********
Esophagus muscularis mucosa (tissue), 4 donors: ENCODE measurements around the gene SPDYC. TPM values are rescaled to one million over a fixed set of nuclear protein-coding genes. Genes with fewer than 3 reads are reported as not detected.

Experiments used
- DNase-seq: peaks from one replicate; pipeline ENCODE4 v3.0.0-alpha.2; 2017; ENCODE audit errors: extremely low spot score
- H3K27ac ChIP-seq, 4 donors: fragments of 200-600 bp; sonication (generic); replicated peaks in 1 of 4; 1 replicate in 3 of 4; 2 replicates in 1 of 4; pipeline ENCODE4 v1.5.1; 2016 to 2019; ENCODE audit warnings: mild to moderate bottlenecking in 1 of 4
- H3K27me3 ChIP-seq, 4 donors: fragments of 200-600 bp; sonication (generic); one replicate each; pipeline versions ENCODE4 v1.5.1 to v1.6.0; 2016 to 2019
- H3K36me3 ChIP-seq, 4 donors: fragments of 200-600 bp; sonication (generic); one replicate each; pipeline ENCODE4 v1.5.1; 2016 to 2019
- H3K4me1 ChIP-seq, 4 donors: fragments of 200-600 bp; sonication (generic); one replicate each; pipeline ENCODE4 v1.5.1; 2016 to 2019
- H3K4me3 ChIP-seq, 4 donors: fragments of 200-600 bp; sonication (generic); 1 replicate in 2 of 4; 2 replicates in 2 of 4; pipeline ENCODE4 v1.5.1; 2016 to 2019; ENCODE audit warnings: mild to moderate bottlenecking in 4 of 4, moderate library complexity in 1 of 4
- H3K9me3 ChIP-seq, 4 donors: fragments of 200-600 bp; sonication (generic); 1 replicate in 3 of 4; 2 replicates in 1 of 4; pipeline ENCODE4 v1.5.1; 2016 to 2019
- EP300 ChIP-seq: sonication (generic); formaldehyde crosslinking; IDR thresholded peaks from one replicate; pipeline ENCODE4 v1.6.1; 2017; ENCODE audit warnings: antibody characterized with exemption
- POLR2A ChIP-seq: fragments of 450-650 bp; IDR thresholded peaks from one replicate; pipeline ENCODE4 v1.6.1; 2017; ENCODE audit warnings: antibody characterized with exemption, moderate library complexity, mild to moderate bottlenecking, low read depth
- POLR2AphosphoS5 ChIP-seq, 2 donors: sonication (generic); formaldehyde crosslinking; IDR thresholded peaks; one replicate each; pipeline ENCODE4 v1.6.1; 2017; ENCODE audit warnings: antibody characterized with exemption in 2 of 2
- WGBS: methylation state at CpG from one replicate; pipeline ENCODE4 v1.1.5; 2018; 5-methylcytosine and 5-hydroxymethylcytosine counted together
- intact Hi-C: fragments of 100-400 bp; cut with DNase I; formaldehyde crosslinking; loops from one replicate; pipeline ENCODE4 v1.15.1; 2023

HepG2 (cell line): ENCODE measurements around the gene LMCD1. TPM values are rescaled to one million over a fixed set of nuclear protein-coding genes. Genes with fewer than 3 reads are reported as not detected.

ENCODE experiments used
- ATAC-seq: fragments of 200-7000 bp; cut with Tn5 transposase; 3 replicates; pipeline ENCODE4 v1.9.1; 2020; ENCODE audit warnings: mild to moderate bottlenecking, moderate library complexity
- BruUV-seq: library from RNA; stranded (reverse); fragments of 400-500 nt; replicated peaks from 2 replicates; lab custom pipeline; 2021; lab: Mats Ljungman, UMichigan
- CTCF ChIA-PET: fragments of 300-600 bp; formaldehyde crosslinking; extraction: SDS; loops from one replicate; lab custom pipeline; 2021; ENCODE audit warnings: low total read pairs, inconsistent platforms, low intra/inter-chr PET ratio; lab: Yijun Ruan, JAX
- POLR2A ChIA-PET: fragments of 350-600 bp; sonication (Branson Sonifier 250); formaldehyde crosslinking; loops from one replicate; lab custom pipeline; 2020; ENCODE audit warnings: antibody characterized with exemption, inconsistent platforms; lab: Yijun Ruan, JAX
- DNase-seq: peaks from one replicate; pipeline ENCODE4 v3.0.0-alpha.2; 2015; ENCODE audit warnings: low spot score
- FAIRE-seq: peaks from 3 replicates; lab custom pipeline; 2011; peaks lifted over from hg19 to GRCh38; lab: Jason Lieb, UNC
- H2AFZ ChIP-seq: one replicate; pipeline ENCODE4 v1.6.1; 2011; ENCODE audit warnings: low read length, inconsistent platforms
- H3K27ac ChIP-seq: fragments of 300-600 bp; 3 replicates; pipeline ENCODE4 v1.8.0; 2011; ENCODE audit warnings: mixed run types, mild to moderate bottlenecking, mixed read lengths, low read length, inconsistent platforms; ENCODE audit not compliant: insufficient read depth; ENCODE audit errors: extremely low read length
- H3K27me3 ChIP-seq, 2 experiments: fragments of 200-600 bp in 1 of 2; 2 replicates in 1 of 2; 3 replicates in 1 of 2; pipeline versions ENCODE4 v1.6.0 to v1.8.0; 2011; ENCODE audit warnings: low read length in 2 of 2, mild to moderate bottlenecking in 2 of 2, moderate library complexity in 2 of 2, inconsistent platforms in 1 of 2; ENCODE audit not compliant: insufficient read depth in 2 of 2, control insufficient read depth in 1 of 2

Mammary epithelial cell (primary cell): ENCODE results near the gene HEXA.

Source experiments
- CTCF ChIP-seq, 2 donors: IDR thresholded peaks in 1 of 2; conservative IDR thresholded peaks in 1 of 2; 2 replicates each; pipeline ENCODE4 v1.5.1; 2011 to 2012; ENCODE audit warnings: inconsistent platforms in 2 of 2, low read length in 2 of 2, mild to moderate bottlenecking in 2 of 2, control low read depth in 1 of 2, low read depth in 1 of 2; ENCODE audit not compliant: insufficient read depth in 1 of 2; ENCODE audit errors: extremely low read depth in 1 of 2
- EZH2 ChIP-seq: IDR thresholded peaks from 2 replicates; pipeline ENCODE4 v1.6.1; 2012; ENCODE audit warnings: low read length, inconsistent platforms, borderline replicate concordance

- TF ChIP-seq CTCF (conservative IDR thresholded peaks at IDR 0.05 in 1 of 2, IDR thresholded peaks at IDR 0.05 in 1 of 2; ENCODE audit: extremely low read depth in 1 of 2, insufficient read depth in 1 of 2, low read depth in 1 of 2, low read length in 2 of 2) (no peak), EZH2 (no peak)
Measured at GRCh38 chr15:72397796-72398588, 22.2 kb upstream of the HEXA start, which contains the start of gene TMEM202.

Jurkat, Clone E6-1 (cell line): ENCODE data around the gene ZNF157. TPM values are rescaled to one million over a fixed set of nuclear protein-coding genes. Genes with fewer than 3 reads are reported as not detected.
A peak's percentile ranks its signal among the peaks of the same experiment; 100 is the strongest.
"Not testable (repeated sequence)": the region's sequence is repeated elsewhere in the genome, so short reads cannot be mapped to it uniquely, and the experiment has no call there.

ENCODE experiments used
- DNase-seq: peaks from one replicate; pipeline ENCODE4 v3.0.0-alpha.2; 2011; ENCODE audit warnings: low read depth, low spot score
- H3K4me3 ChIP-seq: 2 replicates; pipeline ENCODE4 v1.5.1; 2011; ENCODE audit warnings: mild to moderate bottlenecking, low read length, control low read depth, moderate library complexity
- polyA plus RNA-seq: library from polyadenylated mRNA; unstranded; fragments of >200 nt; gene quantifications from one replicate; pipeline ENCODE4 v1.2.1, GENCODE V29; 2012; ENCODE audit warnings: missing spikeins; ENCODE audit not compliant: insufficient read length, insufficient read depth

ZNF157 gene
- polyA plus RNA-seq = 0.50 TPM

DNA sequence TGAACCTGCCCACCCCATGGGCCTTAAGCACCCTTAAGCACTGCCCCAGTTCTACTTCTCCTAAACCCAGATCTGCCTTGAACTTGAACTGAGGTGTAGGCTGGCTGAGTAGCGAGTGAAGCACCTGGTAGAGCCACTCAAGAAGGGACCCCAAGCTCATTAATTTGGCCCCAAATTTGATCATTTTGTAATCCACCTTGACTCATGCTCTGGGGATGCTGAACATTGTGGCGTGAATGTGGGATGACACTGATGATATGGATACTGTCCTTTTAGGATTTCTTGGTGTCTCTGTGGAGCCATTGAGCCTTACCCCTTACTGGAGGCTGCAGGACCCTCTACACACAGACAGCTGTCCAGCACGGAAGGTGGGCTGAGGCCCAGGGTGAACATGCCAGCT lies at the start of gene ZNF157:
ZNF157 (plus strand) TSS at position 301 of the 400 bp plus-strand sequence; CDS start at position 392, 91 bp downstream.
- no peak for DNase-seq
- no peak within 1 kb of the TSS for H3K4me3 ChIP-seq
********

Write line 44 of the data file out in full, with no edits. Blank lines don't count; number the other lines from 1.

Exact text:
- no peak within 1 kb of the TSS for H3K4me3 ChIP-seq